The EU targets to shift intermodal freight transport from road transport to rail and inland waterways in 2030 and 2050 are “simply unrealistic” and not based on robust simulations of how much modal shift could be achieved, a report released by the European Court of Auditors (ECA) on March 27, says.
“Although intermodality is a key tool in that effort, the EU freight transport is not on the right
track,” Annemie Turtelboom, the ECA member who led the audit said.
The report finds that the “EU’s regulatory and financial support on intermodal freight transport was not sufficiently effective as there was still no level playing field for intermodal freight transport in the EU due to regulatory and infrastructure barriers”. Thus, the intermodal freight transport is not able “to compete on equal grounds with road transport”.
The auditors also argue that some EU rules inhibit the attractiveness of intermodal transport. The current version of the Combined Transport Directive is outdated (it dates back to 1992) and
ineffective and several attempts by the EC to revise the Directive did not find member states’ agreement. In the meantime, other EU regulatory provisions, particularly those governing road transport, sometimes go against the aim of incentivising intermodality.
Although the EU relied its policies on intermodality to shift freight traffic to sustainable modes of transport, there is no intermodal freight strategy to guide the Member States in one direction instead of their setting own target to increase rail freight transport share without aligning it with the EU.
The auditors also point out that the infrastructure is not yet fit for intermodal transport and the countries record delays in ensuring the compliance of infrastructure with technical requirements set by EU law. This also includes the longer train standard of 740m for example, but this achievement needs investment to improve and adapt the infrastructure and facilities and “would be one of the improvements with the highest cost-effectiveness in the effort to compete with road transport.”
One of the factors dissuading logistics operators from opting for intermodality was the lack of easily-accessible information on terminals and on real-time network capacities. While appropriate infrastructure is another key factor to enable intermodal transport, the Commission lacks an overview of the current terminals and of the terminals that still have to be built or upgraded to meet industry needs. The Commission’s 2021 proposal for revising TEN-T Regulation has the potential to improve the situation.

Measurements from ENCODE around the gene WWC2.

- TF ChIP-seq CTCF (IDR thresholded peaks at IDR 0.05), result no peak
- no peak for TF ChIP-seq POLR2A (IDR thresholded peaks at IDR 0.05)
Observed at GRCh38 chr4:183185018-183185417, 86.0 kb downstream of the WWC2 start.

The report follows an audit carried out by ECA in seven member states – Croatia, France, Germany Italy, the Netherlands, Poland and Spain – analysing 16 projects that had received EU funding until 2020.
The ECA report makes four recommendations to the European Commission, which should:
- set targets regarding the modal share along the Core Network Corridors and
report on them;
- prepare regulatory changes to improve the competitiveness of intermodal
- lay the groundwork for a coordinated assessment by member states of
intermodal terminal needs;
- assess the modal shift potential in cost-benefit analyses for EU-funded projects
The European Green Deal calls for a reduction of GHG emissions from transport of 90% by 2050 and the EC’s transport strategy proposes doubling rail traffic and increasing waterway use by 50%.
EU’s road freight transport accounts for 77% and is still on the rise as it is the most flexible mode for transporting freight, as it provides a door-to-door journey. For many types of goods, it is also often the fastest and cheapest way of delivering goods, even over long distances. On average and in the absence of support measures, intermodal freight transport is 56% more expensive than the road-only alternative. In contrast to road, other modes of transport, such as rail or inland waterways, are slower and less flexible.
The report says that in 2010, rail and inland waterways represented around 25 % of the total, and by 2020, their share had further decreased to below 23% by 2020.